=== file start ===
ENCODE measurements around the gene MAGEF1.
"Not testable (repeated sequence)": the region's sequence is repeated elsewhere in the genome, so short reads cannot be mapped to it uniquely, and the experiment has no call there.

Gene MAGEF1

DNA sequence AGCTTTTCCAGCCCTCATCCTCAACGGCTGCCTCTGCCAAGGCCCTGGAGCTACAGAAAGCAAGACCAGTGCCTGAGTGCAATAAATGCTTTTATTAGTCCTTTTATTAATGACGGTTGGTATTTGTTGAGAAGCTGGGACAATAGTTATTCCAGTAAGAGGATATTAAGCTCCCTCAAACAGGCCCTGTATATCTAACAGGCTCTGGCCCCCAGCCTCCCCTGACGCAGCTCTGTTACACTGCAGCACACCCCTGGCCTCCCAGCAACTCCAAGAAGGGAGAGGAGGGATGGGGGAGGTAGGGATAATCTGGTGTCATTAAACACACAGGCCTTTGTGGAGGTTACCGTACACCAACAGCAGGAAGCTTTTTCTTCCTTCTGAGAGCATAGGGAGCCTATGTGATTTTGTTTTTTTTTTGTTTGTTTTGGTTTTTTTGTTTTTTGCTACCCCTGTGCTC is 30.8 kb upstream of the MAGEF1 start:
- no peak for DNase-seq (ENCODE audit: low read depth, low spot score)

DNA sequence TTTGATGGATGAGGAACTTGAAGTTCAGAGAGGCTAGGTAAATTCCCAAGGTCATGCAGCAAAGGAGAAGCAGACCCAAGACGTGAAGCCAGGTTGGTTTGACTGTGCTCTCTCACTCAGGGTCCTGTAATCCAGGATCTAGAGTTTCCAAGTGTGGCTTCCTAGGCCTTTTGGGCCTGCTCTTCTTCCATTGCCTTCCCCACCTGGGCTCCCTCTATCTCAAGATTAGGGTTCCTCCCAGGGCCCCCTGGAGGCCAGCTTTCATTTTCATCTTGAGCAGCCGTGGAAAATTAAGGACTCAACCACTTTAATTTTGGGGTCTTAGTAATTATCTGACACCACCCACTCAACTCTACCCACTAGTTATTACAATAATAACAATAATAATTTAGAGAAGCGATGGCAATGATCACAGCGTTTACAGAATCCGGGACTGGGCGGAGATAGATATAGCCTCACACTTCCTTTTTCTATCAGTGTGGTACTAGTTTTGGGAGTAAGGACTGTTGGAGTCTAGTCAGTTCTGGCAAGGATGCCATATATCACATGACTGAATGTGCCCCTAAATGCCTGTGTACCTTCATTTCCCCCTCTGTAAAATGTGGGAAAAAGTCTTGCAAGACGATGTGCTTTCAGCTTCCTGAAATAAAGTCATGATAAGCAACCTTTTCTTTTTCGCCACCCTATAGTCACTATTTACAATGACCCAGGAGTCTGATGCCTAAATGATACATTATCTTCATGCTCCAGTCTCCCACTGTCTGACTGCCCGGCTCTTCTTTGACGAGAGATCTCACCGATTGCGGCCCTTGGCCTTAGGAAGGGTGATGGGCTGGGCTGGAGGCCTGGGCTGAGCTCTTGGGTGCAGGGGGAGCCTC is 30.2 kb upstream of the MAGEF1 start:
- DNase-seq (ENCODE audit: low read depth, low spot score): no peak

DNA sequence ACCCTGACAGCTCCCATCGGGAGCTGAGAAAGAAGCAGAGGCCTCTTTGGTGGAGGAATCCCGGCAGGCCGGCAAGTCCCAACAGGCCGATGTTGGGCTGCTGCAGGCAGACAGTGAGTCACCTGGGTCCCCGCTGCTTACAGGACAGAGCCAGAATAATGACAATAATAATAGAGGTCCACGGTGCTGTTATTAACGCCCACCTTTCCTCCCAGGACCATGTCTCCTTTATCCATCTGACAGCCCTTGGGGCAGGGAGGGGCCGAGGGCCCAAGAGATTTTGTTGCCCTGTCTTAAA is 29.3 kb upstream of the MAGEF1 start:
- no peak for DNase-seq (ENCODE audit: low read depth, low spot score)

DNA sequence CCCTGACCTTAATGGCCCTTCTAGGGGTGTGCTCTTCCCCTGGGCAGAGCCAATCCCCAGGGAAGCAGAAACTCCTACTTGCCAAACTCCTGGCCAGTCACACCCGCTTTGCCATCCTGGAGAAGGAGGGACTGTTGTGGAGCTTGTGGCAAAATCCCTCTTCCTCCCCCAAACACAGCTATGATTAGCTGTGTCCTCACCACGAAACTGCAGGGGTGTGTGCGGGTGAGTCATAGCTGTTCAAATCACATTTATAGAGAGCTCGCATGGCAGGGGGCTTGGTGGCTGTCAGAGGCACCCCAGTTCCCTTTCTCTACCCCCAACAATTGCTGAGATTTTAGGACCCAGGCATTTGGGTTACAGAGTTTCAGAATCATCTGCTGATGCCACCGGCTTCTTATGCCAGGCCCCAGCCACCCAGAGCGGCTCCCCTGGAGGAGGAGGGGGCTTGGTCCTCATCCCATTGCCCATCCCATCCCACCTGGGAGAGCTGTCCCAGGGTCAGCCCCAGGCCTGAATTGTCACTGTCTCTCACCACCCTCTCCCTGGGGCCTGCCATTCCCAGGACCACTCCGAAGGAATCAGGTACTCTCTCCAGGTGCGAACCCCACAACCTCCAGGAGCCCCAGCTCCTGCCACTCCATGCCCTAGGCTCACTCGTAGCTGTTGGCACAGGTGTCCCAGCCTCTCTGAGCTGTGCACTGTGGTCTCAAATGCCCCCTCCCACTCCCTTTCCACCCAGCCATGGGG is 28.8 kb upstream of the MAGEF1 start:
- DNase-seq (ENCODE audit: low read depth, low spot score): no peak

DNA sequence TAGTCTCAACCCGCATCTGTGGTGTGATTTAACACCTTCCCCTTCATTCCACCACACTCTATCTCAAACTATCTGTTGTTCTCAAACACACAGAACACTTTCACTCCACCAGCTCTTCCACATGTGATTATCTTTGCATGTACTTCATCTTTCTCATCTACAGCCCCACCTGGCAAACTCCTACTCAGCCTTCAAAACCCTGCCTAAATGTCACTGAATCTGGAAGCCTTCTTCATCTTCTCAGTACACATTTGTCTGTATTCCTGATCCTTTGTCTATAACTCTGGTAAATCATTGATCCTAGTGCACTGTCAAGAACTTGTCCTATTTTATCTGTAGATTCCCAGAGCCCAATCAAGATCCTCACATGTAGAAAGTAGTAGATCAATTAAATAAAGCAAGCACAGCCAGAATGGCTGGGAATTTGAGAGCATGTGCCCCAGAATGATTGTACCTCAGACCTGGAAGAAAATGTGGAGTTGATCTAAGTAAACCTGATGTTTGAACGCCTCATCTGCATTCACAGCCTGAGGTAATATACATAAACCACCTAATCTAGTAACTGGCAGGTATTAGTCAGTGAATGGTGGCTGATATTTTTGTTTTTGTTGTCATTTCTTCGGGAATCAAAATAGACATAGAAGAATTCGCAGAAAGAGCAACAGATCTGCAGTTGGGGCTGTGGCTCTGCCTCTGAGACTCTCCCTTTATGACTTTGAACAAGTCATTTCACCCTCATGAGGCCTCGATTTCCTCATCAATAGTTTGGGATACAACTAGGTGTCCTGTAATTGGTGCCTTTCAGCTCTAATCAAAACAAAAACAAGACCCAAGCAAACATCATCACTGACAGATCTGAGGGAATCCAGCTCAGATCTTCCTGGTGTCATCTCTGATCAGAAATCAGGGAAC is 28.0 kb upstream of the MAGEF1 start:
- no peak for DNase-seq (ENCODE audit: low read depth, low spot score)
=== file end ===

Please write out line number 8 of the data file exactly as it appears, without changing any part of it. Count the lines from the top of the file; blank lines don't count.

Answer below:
DNA sequence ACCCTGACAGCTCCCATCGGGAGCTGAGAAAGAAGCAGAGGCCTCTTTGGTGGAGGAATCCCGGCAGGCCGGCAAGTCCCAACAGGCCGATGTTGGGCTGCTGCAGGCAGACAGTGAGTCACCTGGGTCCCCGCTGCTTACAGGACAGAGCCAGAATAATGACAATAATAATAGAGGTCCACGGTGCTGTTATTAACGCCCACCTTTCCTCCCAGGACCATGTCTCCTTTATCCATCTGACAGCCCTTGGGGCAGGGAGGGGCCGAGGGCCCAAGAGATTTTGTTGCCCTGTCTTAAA is 29.3 kb upstream of the MAGEF1 start: